But amid this classic mass-media, global-village moment, there were signs that the case was already becoming something more surreal and disjointed, a macabre carnival that would consume TV. People showed up on the freeway with signs and cheers, as if to an N.F.L. playoff game. A prank caller, evidently a Howard Stern fan, got on the air on ABC and saluted the anchor Peter Jennings with a hearty “Baba Booey.”

Al Cowlings, with O.J. Simpson hiding, drives a white Ford Bronco as they lead police on a two-county chase.
Al Cowlings, with O.J. Simpson hiding, drives a white Ford Bronco as they lead police on a two-county chase. Credit: Lois Bernstein/AP

The trial, once it began, was the biggest series on TV, although even that feels like an understatement. What part of TV, in 1994 and 1995, wasn’t the O.J. Simpson trial? It was “The Tonight Show,” “Larry King Live” and Norm Macdonald’s “Weekend Update” on “Saturday Night Live.” It was the first topic of conversation in the morning and the last, on cable news, at night. It inspired a “Seinfeld” episode and a fantasy sequence on “Roseanne” in which the prosecutor Marcia Clark (Laurie Metcalf) crawls out of the TV to talk to Roseanne Conner (Roseanne Barr), who provides her with the missing murder weapon.

The trial was all TV. It was every kind of TV. It was a soap opera. It was a legal thriller. It was an interactive whodunit before the age of murder podcasts. It was a social drama that exposed racial chasms and the flaws of the legal system. It was a dark comedy with buffoons, villains and comic-relief figures.

It was a tragedy too, of course, and viewers could not agree which part of it was a tragedy, and that too was the tragedy.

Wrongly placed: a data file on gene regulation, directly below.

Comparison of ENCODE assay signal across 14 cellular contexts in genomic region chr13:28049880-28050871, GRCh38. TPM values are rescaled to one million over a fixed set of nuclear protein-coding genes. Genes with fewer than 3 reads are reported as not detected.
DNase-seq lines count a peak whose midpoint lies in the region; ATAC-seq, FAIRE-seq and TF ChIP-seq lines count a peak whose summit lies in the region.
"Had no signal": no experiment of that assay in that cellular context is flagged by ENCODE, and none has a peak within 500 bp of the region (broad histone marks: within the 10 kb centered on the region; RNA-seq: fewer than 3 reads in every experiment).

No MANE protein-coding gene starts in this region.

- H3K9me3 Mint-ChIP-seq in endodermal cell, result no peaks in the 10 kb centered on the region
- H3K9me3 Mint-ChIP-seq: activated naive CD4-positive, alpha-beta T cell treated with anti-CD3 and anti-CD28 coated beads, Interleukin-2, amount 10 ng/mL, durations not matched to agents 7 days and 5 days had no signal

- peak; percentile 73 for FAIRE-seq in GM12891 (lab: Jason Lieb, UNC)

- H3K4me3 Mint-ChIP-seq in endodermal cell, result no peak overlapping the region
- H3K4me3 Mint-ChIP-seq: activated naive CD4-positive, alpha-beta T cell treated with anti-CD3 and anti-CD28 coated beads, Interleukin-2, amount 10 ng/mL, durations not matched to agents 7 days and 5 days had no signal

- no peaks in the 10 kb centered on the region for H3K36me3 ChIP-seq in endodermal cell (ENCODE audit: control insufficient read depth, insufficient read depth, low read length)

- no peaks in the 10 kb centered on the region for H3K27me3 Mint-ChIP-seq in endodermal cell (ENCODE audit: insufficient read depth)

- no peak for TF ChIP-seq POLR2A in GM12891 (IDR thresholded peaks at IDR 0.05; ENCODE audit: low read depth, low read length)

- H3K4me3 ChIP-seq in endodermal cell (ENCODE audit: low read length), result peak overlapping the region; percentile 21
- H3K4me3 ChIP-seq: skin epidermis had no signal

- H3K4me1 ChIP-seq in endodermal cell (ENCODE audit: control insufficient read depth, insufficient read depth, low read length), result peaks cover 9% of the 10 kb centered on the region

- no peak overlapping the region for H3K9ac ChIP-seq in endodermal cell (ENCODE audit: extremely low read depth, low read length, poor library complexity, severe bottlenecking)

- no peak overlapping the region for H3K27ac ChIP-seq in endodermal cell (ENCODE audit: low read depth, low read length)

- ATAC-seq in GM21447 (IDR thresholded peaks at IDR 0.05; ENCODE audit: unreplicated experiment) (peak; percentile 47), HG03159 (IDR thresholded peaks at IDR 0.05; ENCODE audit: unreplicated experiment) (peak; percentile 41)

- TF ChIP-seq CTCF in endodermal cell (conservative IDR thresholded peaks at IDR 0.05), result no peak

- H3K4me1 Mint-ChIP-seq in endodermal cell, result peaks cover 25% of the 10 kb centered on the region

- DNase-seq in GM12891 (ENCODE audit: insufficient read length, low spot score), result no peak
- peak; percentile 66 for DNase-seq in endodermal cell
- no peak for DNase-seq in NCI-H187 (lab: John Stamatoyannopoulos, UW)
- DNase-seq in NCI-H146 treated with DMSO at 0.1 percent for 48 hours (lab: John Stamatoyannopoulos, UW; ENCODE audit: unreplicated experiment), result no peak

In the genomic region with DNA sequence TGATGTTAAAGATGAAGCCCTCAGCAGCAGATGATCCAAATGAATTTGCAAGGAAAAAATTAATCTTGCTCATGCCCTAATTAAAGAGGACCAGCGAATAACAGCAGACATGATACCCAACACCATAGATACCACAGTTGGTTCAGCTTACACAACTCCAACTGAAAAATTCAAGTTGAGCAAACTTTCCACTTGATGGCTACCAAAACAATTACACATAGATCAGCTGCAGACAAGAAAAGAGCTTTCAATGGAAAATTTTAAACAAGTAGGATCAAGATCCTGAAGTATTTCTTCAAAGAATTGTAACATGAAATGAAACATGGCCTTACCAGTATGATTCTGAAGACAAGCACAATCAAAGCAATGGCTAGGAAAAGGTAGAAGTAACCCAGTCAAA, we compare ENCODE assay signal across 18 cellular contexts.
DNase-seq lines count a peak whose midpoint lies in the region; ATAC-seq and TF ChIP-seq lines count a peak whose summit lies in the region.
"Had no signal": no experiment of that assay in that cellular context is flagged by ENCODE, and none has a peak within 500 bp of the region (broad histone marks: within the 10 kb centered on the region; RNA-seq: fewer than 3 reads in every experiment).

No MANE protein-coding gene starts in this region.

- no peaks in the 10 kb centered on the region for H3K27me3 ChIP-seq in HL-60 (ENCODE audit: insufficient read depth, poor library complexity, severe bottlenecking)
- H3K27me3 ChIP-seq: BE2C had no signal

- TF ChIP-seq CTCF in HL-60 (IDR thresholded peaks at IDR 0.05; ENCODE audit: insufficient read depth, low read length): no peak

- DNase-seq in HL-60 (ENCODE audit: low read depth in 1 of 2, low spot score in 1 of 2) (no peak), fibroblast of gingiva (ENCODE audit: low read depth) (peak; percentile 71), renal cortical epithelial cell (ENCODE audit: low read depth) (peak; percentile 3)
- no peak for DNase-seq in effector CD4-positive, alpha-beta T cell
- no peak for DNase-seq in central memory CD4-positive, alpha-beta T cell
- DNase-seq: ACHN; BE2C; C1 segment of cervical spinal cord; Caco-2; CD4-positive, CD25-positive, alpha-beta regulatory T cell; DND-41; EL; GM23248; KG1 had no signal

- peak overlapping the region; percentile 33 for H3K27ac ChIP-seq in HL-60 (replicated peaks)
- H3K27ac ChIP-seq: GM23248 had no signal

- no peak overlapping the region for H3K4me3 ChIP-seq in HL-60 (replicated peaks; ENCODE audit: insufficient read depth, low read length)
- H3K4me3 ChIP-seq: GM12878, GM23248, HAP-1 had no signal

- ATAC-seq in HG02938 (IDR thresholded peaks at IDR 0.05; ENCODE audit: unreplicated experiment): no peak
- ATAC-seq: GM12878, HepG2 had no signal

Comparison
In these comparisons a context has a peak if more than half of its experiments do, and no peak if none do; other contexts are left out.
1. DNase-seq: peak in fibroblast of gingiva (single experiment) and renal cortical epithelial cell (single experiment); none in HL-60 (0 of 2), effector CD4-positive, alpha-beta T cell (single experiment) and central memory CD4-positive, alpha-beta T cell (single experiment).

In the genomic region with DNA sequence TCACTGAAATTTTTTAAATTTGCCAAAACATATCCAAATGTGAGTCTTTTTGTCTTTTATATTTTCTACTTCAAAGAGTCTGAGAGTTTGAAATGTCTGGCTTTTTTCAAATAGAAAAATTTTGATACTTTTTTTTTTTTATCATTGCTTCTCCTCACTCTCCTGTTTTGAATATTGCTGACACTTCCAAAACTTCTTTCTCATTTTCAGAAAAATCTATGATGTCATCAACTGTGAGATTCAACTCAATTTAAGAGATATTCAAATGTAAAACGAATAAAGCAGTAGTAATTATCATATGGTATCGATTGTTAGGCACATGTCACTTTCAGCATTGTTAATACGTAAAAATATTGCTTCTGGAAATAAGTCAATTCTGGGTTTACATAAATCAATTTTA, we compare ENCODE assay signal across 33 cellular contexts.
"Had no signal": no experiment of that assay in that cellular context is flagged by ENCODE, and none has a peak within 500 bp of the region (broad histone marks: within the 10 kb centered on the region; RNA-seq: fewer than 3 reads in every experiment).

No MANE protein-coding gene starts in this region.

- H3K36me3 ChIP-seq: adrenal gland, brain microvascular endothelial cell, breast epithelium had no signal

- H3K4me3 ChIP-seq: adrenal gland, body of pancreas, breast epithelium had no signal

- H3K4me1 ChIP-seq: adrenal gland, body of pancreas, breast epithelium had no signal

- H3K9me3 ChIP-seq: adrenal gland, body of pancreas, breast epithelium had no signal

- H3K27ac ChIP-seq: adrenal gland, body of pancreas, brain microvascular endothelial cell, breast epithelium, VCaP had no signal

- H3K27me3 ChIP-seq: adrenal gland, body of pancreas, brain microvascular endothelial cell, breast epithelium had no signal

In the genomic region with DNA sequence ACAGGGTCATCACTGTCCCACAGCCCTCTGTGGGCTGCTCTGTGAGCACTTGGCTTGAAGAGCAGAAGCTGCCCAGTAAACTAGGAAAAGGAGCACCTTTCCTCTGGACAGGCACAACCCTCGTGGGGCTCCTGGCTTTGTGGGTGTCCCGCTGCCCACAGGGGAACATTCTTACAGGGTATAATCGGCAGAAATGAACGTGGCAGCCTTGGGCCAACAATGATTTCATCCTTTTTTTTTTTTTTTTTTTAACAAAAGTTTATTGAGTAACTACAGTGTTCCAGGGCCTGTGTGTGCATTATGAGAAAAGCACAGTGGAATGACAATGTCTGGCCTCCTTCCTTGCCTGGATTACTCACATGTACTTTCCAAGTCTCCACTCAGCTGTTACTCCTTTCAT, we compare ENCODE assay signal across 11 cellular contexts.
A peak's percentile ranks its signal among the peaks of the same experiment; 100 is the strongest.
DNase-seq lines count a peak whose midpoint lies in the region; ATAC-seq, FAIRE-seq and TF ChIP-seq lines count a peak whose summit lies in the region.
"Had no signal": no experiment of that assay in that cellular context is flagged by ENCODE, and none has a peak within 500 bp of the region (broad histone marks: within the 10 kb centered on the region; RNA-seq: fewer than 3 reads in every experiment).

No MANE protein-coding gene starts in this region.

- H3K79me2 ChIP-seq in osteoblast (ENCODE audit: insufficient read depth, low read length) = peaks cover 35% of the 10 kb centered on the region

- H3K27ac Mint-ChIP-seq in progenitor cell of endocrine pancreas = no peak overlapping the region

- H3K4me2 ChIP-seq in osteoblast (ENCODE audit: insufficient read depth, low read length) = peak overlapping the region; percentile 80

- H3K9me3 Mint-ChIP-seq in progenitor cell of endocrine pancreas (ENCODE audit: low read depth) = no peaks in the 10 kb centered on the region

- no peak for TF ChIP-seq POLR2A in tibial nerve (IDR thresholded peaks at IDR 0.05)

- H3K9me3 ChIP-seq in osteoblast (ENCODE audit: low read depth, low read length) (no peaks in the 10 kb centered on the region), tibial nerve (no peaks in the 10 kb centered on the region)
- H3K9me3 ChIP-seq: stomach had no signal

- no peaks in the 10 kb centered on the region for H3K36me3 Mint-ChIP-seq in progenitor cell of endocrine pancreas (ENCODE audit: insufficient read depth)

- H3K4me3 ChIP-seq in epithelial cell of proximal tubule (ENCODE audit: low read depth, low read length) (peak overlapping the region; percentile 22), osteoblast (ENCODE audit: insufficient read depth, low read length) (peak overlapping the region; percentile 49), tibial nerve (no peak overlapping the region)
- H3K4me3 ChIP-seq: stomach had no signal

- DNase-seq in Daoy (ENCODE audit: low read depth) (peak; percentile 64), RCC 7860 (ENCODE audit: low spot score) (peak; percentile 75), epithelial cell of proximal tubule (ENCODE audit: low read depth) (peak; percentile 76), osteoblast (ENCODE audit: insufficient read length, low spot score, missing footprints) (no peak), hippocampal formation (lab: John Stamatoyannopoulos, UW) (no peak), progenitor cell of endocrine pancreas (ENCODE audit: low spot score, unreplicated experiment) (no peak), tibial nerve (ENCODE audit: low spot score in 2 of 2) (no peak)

It was also a preview of coming attractions. It was the model for the all-in immersion coverage that 24-hour news would apply to everything from wars to missing-persons cases to sex scandals. All-O.J.-all-the-time would seamlessly become all-Clinton-Lewinsky-all-the-time, complete with legal commentators reprising their roles.

But even as the Simpson case showed the media’s power to plunge us all into the same story, it also revealed how different communities could inhabit different realities. We could watch the same trial, with the same testimony, but disagree not just on the proper verdict but on the stakes of the case.

It was open-and-shut or it was built on fraud. It was about domestic violence against women or it was about racism. It was about how the rich and famous were above the law or about how Black defendants were beneath it. It was about the crimes of a person or the crimes of a system.

OJ Simpson was one of the most-seen Americans.
OJ Simpson was one of the most-seen Americans. Credit: AFP/Getty Images/AFP/Getty Images

Like the home audiences caught reacting to the verdict, some cheering and some wailing, we would become a split-screen nation. Eventually, with TV news augmented by partisan outlets and social media, people would come to many more stories — elections, wars, pandemics — encased in their own ecosystems, listening to their own experts, believing their own facts.

As for the Simpson case, TV would eventually catch up with the more complicated reality. In 2016 both the “Made in America” documentary and the mini-series “The People v. O.J. Simpson: American Crime Story” laid out the case against Simpson as well as the trial’s racial-historical context. Taken together, they suggested that you could believe Simpson guilty without believing the system innocent.

Nuance and complexity are still possible. But they tend to work on the slow, patient timetable of history. As far as the daily news is concerned, on the other hand, we still live in the world that the Simpson trial created. This week, O.J. Simpson finally left the media business. The rest of us are stuck with it.

This article originally appeared in The New York Times.

© 2024 The New York Times Company